Slow and steady may win the race, but the Longhorns’ success comes from dropping the hammer early.
Texas finally claimed its first road victories of the season in its 2-1 series win over Minnesota last weekend. Despite dropping the opening game 5-1, the Longhorns captured the final two games by scoring early and maintaining the lead.
Game one against Minnesota looked exactly like the other losses for the Longhorns this season, in which opposing teams push across runs early and capitalize on big innings. Minnesota scored two runs in the first inning and three in the third, making Texas’ ninth loss the sixth in which its opponent had an inning with two or more runs.
Minnesota pitcher Tom Windle threw perhaps the best game of his career in the first matchup, posting a complete game with a career-high 12 strikeouts.
The team rebounded in the second and third games by taking the lead early and giving Minnesota a dose of the medicine normally used to defeat the Longhorns. In game two, Texas scored two runs in the fourth and fifth inning before claiming a 5-4 victory in 10 innings.
Texas’ 12 hits compared to 11 runners left on base total raised some concern about capitalizing on opportunities, but the two big innings nullified this. Alex Silver provided the pop that the Texas lineup has lacked on the road this season, going 3-5 with three RBIs.
Game three was a perfect example of what the Longhorns can do when pitching keeps them in the game. In a 6-3 victory, the Longhorns scored three runs in the second inning and two in the fourth, buoyed by 11 hits compared to only five for the Golden Gophers.
It might be pointless to suggest that if the Longhorns scored runs earlier they would have a better chance of winning, but the fact has some merit when examining their biggest losses.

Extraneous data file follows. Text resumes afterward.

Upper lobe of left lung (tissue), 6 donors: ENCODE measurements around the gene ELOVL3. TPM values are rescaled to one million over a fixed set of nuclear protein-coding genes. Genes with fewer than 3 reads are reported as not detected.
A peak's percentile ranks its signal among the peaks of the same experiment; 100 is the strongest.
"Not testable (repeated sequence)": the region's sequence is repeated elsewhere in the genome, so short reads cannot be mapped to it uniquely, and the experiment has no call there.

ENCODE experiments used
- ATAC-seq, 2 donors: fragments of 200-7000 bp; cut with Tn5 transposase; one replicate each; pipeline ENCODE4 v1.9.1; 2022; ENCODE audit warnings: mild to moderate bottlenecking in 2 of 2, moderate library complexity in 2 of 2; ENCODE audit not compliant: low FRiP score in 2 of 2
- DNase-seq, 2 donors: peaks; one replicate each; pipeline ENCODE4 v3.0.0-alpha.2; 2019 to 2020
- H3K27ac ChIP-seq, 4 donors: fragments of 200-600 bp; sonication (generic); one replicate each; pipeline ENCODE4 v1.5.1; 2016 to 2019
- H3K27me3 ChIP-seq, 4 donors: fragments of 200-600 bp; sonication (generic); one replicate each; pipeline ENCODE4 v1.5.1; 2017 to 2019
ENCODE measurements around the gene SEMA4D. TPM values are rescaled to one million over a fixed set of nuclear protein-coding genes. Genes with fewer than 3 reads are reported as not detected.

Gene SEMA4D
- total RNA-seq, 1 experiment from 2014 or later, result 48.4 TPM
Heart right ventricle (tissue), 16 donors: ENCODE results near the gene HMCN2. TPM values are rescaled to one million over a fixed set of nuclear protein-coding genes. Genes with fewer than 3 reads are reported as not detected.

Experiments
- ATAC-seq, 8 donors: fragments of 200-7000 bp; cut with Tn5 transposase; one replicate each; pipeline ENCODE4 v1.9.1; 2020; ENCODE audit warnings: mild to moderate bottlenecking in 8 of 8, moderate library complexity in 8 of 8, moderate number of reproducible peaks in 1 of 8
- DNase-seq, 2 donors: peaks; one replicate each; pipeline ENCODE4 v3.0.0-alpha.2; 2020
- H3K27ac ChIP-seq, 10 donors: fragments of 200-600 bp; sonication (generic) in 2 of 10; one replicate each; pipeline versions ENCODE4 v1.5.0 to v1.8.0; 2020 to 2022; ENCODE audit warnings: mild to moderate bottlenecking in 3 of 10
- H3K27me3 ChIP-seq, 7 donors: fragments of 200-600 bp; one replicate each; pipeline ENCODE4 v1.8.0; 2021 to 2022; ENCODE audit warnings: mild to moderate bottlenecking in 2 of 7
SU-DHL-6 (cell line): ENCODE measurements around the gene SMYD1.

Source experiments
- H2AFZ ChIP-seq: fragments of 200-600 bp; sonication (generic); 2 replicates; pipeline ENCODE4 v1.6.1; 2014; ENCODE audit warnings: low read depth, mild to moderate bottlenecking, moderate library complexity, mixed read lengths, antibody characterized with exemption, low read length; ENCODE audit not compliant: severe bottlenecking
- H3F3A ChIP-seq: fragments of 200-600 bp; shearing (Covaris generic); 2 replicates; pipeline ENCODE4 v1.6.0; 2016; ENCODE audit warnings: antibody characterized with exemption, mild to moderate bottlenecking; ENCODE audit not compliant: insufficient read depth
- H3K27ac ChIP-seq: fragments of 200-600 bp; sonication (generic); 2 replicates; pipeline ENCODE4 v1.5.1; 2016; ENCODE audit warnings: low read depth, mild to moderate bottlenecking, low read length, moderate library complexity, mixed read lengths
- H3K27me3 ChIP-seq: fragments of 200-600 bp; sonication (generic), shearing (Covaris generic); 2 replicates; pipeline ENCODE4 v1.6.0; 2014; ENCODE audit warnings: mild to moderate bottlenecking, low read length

The most runs the Longhorns have given up in a loss this season is seven, which came in a 7-2 loss to Stanford. The Longhorns are capable of scoring runs at any point in a game, but lose focus when they fall behind early.
Texas is 10-2 this season when it scores first and 11-0 when leading after six innings. Of the Longhorns’ 85 total runs this season, 45 of them have come in the first four innings. When the Longhorns have to play catch-up, they usually come out on the losing end, as evidenced by their 1-7 record when trailing after six innings.
The Longhorns’ next opponent, Texas State, has given up five or more runs in 10 of its 14 losses. Despite a 2-8 record on the road, Texas State has scored at least three runs in all of its road losses, which shows that scoring isn’t an issue for the Bobcats.
If numbers don’t lie, then Texas needs to score early and often against the Bobcats on Tuesday in order to win.